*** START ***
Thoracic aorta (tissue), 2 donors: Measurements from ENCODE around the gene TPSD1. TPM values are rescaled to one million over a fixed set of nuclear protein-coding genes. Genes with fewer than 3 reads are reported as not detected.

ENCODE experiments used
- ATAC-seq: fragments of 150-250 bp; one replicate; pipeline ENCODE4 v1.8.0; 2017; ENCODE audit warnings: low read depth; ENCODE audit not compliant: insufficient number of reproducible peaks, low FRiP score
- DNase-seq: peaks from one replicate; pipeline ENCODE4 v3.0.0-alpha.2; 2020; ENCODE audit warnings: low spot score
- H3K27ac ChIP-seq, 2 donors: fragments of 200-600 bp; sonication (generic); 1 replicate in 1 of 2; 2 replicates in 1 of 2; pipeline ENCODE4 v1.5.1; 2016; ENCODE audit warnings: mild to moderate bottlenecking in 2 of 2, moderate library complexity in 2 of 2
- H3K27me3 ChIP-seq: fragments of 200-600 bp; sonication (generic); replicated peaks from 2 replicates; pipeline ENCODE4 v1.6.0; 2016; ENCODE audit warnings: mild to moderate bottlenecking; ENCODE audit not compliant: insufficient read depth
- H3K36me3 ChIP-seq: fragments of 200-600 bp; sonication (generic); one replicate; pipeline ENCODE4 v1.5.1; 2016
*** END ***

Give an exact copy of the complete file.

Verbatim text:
Thoracic aorta (tissue), 2 donors: Measurements from ENCODE around the gene TPSD1. TPM values are rescaled to one million over a fixed set of nuclear protein-coding genes. Genes with fewer than 3 reads are reported as not detected.

ENCODE experiments used
- ATAC-seq: fragments of 150-250 bp; one replicate; pipeline ENCODE4 v1.8.0; 2017; ENCODE audit warnings: low read depth; ENCODE audit not compliant: insufficient number of reproducible peaks, low FRiP score
- DNase-seq: peaks from one replicate; pipeline ENCODE4 v3.0.0-alpha.2; 2020; ENCODE audit warnings: low spot score
- H3K27ac ChIP-seq, 2 donors: fragments of 200-600 bp; sonication (generic); 1 replicate in 1 of 2; 2 replicates in 1 of 2; pipeline ENCODE4 v1.5.1; 2016; ENCODE audit warnings: mild to moderate bottlenecking in 2 of 2, moderate library complexity in 2 of 2
- H3K27me3 ChIP-seq: fragments of 200-600 bp; sonication (generic); replicated peaks from 2 replicates; pipeline ENCODE4 v1.6.0; 2016; ENCODE audit warnings: mild to moderate bottlenecking; ENCODE audit not compliant: insufficient read depth
- H3K36me3 ChIP-seq: fragments of 200-600 bp; sonication (generic); one replicate; pipeline ENCODE4 v1.5.1; 2016